By Callie Hawkins
The United States is and always has been a nation of immigrants. On July 4, 1864, the same day the Lincoln family moved to President Lincoln’s Cottage for the last time, Abraham Lincoln signed into law An Act to Encourage Immigration. This legislation fulfilled the promise of the 1860 Republican Party platform that pledged that immigration “should be fostered and encouraged by a liberal and just policy.” Lincoln recognized immigrants as one of America’s greatest resources and its best hope for the future and believed that America, in return, owed immigrants the full realization of its founding promises and a fair chance to succeed. Lincoln’s Act remains the only legislation in American history specifically dedicated to encouraging immigration.
Fast forward 150 years and more than 25 pieces of immigration reform legislation, and the ideals embodied in An Act to Encourage Immigration continue to draw immigrants to the United States. Our world is different than Lincoln’s, but what continues to bring immigrants here would look familiar to him: an opportunity to rise higher, improve themselves, live safely under the rule of law, become citizens, and count themselves as American by right of belief.
In October 2015 President Lincoln’s Cottage opened American by Belief, a special exhibition to shed light on Lincoln’s little-known immigration policies and to connect his vision to contemporary immigration issues. While much of today’s national conversation revolves around policies to restrict immigrants’ access, American by Belief shows that, while the nuances have evolved over time, the tension over immigration has ever been present. In this tense atmosphere, the Cottage sought to provide a welcoming, inclusive setting. The issues Lincoln grappled with while living here are the predecessors of what we face today. Huge strides were made here, yes, but Lincoln recognized that more work had to be done to achieve our nation's ideals. Thus, the exhibit is both reflective and hopeful.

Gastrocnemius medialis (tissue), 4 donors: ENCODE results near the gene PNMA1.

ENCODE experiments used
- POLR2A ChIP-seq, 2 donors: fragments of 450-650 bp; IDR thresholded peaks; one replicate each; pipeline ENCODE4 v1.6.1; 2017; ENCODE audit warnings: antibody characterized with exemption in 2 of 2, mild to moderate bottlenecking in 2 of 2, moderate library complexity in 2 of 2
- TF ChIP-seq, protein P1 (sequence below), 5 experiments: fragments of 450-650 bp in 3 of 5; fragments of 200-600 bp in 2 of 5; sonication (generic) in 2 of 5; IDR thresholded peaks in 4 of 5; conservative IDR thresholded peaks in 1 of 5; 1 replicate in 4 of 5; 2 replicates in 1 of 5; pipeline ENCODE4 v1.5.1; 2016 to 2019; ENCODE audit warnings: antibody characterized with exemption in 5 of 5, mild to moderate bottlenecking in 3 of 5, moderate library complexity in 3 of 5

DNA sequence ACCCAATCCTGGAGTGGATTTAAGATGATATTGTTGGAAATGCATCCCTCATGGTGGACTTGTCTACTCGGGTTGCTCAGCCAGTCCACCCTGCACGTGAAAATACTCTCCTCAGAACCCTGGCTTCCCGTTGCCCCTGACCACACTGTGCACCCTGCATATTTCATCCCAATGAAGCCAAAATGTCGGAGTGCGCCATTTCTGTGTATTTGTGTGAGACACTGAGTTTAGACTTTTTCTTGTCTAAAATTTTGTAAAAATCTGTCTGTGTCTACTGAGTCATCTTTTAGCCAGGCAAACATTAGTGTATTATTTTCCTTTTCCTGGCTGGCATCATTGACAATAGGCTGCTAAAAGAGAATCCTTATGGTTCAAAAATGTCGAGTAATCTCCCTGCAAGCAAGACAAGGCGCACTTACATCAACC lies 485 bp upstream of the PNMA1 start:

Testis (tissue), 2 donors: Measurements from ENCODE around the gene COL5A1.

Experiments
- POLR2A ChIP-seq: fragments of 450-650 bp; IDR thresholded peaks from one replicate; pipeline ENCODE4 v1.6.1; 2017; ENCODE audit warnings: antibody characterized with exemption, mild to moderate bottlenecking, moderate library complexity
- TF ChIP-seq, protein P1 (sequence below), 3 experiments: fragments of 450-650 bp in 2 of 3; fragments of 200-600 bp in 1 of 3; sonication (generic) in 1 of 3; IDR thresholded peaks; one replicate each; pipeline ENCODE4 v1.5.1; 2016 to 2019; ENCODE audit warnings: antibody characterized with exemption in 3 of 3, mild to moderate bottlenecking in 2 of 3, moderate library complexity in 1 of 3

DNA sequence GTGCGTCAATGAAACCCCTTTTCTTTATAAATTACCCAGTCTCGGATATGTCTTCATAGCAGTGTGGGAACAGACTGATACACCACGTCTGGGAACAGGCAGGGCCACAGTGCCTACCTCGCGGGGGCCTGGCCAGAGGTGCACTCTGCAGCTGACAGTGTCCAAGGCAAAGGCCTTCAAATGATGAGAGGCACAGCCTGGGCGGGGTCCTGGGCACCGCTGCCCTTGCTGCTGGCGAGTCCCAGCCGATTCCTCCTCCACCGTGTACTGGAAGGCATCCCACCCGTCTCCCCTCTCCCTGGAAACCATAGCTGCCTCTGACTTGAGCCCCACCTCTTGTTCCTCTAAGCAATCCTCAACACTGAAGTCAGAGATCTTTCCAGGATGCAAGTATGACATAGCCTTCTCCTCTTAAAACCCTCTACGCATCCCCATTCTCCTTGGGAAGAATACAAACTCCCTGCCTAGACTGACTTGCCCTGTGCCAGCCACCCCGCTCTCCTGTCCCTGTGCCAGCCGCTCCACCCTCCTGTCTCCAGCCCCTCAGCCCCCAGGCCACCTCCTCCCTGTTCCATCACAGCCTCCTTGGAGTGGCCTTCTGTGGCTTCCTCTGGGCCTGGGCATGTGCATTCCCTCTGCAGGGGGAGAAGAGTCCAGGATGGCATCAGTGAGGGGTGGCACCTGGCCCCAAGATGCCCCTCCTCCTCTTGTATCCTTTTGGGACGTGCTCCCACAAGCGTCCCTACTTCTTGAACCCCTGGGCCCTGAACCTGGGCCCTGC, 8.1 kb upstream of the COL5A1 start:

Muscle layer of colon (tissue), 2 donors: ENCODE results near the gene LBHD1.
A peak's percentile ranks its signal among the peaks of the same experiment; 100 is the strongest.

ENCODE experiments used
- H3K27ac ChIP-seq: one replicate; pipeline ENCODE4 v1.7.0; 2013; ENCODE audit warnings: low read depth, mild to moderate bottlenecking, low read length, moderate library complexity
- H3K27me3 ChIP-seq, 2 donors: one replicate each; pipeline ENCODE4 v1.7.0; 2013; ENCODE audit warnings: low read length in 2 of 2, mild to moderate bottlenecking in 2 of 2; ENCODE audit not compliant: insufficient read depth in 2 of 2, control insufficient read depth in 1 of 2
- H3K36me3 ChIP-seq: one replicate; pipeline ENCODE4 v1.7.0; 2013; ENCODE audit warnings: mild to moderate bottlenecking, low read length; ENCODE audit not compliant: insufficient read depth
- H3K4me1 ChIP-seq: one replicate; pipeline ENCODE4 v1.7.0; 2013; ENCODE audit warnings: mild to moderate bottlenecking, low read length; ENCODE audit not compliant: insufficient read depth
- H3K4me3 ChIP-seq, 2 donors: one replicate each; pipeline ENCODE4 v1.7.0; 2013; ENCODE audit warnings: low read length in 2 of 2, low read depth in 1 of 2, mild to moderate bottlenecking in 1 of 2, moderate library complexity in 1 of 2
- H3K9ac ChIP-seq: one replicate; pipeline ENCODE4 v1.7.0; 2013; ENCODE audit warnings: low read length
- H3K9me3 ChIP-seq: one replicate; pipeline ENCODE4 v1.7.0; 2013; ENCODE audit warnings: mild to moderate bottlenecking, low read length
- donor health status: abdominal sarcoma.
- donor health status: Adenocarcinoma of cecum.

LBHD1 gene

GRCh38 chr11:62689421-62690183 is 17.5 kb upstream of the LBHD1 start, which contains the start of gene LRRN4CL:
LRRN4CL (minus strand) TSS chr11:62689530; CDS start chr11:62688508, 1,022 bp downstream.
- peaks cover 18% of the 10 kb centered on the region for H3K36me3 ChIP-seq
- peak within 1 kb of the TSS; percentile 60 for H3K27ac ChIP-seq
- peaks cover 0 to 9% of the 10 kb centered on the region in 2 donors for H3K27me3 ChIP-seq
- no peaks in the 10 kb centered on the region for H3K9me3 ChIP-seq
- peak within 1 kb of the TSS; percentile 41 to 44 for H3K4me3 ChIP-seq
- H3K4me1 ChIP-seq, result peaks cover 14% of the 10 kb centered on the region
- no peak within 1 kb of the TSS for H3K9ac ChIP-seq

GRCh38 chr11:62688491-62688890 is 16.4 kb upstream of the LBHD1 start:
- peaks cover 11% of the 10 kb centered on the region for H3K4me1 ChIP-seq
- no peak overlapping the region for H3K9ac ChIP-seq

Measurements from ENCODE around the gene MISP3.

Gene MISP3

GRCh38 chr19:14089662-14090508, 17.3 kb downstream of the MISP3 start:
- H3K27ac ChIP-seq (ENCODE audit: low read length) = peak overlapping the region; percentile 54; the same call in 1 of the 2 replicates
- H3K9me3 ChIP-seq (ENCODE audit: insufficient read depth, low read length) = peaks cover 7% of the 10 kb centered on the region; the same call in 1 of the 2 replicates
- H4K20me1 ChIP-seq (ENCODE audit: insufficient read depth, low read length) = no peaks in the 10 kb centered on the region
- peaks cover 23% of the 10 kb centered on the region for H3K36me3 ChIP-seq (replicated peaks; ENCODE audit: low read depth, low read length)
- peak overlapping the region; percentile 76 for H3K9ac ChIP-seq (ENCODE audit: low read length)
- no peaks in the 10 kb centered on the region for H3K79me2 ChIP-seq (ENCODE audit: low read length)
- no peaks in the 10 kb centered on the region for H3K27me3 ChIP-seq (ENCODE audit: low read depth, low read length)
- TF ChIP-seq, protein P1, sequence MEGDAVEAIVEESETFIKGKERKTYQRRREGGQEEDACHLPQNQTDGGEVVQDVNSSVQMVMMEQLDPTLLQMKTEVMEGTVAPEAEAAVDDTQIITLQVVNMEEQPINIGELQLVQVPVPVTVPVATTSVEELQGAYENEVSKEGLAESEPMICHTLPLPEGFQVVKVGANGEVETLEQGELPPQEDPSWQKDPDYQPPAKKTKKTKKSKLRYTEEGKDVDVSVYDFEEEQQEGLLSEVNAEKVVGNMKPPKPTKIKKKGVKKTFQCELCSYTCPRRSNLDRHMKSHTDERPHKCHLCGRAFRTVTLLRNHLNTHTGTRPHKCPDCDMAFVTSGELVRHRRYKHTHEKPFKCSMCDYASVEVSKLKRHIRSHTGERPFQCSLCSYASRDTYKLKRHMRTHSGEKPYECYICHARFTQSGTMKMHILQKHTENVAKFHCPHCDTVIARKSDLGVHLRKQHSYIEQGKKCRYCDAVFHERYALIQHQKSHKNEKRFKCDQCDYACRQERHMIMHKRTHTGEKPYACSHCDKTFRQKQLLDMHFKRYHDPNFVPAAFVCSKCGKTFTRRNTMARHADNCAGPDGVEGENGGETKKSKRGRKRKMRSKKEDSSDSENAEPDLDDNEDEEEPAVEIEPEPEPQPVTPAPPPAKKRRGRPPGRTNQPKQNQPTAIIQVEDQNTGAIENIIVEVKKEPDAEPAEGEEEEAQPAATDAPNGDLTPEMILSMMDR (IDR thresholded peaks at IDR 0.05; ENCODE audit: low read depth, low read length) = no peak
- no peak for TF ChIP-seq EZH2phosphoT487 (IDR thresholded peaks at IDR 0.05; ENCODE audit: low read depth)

The exhibit content is carried on graphic text panels along the walls throughout the gallery. It was important to us to highlight the arc of history, so the exhibit avoids a one-to-one comparison between immigration of the 1860s and immigration today while still underscoring the continuum of hardship and sacrifice by bridging more than 150 years of immigrants’ struggles and aspirations.
Compared to our previous special exhibit, Can You Walk Away?, which focused on modern slavery, the area of existing knowledge among visitors to American by Belief has been reversed. The vast majority of our visitors were aware of the significance of historical slavery to this place and Lincoln’s role in its legal end, but fewer people knew much about the contemporary issue of human trafficking. In contrast, it’s nearly impossible to tune into the news today without encountering a piece on the latest push for immigration reform or a recent tale of a family tragically separated by a border. However, few people are aware of the sudden shift that occurred between 1850 and 1860, when the foreign-born population of the United States doubled, changing the country’s entire demographic make up. And very few know of Lincoln’s role in promoting immigration. Walls come up between our present and our history, and we’re left feeling isolated and adrift in our particular struggle. But the past gives us an anchor for assessing contemporary challenges and provides context for solutions.
American by Belief has helped show that, while the manifestations may be new, the struggles are not. I believe that the single most eye-opening statistic of the exhibit is that in 1860 immigrants made up 13 percent of the total U.S. population—the same percentage as today. I often observe visitors calling others over to the graphic that reveals this particular figure and am always interested to witness moments of shared discovery that tear down long-held, misinformed beliefs and enhance visitors’ understanding of immigration, yesterday and today.
Partnerships: A Habit of Our Practice
President Lincoln’s Cottage makes it a habit to engage with partner organizations that contribute to the success of our programs, and this exhibit provided many such opportunities.